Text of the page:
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Healthy eating at Marble Arch Hotel in city centre

By People Reporter
Thursday, August 22nd, 2019
Great meal. Nduma special, what I had for lunch and the Vegetable tamu, one of Marble Arch’s specialties which can be served alone or with brown chapatis or rice. Photo/PD/PAUL ACE
In summary
  • The calming sounds of water from the visually stunning water fountain can be heard above the city lunchtime din. Some people are queuing for the buffet while others favour the a’la carte menu. 
  • “We focus mainly on healthy dishes,” Chef Charles who has more than two-and-a-half decades’ worth of culinary experience, says. “We source for fresh and organic ingredients and use them to create delicious, yet healthy dishes.
  • Poor eating habits and lack of exercise are the main culprits,” she advises.  “We offer any dietary need or detox programmes that our client maybe looking for.  Affordability is an added boon,” Immaculate says as we finish our drinks. 

Nailantei Norari

The calming sounds of water from the visually stunning water fountain can be heard above the city lunchtime din. Some people are queuing for the buffet while others favour the a’la carte menu. 

We are at Marble Arch Hotel, located on Lagos Road near the Nairobi Fire Station in the CBD. Since I am the let-us-have-breakfast-for-lunch person, I order a small serving of ‘arrowroot special’ (nduma) while my colleague, Paul, orders fries, fried fish and veggies. 

There is a wide array of nutritious breakfast items to choose from, from oat pancakes, which soothe the craving of wheat without being detrimental to one’s health, served with a side of fresh vegetables and salad to enhanced porridge with nuts. The food arrives with the complements of Chef Charles Mbugua.

Eating marathon 

My ‘special’, served with a fried egg and steamed veggies arrives hot and steaming with a sumptuous sauce on the side. The ndumas are soft and well cooked. The egg is well cooked too, with a surfeit of onions and tomatoes, just the way I like it. 

The veggies are crunchy and not oily like in some outlets. I steal some fish from my colleague’s plate… and some fries. Despite his choice not exactly being healthy, I find it quite tasty. The fries are browned and slightly hard on the outside while soft on the inside, they find a happy home in my tummy.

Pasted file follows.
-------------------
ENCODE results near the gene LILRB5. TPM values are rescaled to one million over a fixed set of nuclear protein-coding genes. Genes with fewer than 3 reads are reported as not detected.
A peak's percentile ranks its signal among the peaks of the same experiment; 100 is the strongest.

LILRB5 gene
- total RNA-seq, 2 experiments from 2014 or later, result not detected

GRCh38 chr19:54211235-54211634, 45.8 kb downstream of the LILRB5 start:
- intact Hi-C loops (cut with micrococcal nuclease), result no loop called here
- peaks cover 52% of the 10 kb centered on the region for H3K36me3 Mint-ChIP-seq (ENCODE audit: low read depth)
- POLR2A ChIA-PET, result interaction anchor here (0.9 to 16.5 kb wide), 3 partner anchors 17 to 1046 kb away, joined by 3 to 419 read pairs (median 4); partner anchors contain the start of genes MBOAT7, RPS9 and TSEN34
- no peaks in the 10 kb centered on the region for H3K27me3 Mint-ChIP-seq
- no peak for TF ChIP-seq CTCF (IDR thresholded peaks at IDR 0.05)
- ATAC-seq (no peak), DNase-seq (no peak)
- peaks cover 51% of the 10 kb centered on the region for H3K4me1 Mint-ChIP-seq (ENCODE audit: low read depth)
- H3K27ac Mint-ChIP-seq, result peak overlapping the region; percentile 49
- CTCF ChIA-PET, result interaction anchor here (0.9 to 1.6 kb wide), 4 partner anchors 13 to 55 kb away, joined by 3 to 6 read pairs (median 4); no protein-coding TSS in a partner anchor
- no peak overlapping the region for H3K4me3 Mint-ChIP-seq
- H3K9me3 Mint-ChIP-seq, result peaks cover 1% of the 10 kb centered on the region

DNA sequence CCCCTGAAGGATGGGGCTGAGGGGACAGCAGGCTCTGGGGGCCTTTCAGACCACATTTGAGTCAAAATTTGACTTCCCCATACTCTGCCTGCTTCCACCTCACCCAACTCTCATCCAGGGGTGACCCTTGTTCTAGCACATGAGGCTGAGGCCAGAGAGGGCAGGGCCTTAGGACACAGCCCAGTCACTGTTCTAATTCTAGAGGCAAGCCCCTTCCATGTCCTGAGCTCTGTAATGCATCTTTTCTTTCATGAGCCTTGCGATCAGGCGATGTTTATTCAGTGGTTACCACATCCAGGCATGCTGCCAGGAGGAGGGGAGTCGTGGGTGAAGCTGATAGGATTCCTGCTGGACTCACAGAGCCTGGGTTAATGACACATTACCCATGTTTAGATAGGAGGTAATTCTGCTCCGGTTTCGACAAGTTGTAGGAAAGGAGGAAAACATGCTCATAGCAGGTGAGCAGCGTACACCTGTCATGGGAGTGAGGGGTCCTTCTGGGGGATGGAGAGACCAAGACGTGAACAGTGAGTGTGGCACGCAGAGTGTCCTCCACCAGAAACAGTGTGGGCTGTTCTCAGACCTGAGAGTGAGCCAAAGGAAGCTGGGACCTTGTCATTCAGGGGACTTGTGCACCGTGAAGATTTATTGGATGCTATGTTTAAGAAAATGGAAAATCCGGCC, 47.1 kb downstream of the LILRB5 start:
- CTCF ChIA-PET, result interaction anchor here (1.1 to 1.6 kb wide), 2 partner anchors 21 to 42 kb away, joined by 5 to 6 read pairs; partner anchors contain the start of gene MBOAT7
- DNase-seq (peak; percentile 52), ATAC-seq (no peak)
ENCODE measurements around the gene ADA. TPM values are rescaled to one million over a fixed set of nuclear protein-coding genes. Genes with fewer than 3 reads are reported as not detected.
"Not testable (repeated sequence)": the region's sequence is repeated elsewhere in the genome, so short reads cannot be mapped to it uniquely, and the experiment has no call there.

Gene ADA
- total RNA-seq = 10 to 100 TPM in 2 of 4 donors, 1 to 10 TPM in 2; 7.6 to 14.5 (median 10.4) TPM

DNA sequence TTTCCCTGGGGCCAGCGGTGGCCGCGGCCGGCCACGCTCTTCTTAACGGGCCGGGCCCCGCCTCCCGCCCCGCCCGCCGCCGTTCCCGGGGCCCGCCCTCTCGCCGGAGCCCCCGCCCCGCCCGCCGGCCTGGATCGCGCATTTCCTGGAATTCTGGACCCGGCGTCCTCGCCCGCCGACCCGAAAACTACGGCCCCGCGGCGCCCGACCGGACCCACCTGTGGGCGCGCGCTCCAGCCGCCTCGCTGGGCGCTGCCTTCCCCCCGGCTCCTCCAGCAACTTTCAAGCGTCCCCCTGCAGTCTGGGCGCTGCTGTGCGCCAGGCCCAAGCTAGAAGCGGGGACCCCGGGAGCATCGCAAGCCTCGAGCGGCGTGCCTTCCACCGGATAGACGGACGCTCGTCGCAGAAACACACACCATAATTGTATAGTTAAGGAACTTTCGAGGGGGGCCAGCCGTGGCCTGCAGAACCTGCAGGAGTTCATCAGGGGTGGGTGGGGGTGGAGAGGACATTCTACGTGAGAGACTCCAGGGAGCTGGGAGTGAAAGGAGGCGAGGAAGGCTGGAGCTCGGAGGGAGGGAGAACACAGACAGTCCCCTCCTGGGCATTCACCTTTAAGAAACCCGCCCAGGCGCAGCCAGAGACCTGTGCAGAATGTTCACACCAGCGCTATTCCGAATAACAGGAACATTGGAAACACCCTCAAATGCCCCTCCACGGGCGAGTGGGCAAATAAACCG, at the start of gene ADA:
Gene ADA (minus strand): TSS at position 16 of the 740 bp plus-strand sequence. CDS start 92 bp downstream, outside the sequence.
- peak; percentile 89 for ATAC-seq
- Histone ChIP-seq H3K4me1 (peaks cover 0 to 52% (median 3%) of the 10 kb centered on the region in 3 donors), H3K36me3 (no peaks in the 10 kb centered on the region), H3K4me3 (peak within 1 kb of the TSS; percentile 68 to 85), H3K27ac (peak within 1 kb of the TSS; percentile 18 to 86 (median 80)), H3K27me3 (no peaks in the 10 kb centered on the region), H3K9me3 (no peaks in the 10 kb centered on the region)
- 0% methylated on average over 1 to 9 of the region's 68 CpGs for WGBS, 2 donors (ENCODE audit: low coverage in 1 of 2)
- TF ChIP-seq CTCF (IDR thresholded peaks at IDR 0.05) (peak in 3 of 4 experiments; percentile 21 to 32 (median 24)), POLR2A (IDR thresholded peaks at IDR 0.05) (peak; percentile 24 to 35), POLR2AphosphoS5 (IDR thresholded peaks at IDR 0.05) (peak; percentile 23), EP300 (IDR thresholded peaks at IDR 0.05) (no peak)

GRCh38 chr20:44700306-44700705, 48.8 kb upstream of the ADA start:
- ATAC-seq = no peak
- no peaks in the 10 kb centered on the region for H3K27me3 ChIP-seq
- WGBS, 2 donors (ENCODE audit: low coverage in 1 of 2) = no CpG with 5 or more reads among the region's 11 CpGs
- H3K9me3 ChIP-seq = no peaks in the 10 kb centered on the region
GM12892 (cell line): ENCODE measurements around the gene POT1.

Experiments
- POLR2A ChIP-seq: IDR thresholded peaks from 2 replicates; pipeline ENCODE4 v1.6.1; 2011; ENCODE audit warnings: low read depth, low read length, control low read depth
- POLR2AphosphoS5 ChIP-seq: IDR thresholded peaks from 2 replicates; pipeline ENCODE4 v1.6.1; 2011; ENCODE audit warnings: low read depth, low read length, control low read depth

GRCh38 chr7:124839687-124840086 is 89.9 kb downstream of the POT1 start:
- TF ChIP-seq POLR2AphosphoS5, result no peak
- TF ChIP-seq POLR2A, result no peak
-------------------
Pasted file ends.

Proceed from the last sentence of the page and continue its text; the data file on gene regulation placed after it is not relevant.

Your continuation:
Chef Charles Mbugua is involved in not just preparing the food but in sourcing and ensuring the ingredients are fresh and organic  PD/ PAUL ACE

“We focus mainly on healthy dishes,” Chef Charles who has more than two-and-a-half decades’ worth of culinary experience, says. “We source for fresh and organic ingredients and use them to create delicious, yet healthy dishes.

We believe healthy does not have to be boring or expensive. If you want a bit of fast food such as what our friend here is having, you can have that too,” he adds with a chuckle. 

Because one can never be too full, we decide to try a few more of their food options. Their vegetable tamu, a crowd favourite Charles says, is sumptuous yet healthy. I sample their githeri special too, re-igniting my love for githeri lost during my boarding school days. 

We both taste Kimanga too, in part because Wanjiku wa Njuguna, an Inooro FM presenter, seems to be enjoying herself immensely. Made from nduma, ngwaci, spinach and carrots, this is a version of mukimo (mashed potatoes, beans and vegetables). 

We cap our eating marathon sampling with a beautiful platter of fruits and some fresh passion fruit juice. As we sip the drinks, we ask what motivated the healthy menus and buffet offerings.

“We have initiated healthy diet themes across all our meals from breakfast, lunch to dinner with readily available vegetarian options and white meat options,” says Immaculate Kamau, the Marble Arch Manager who is also a Public Health PhD.

Detox programmes

Immaculate, a passionate advocate for both healthy eating and healthy living, believes that nourishing meals can be just as delicious and appealing as fast food options. This is the gap she wants Marble Arch to fill.

“We should focus more on preventative measures rather than curative measures. Instead of saving people downstream, we should ask who is throwing them in the river upstream to begin with.

Poor eating habits and lack of exercise are the main culprits,” she advises.  “We offer any dietary need or detox programmes that our client maybe looking for.  Affordability is an added boon,” Immaculate says as we finish our drinks. 

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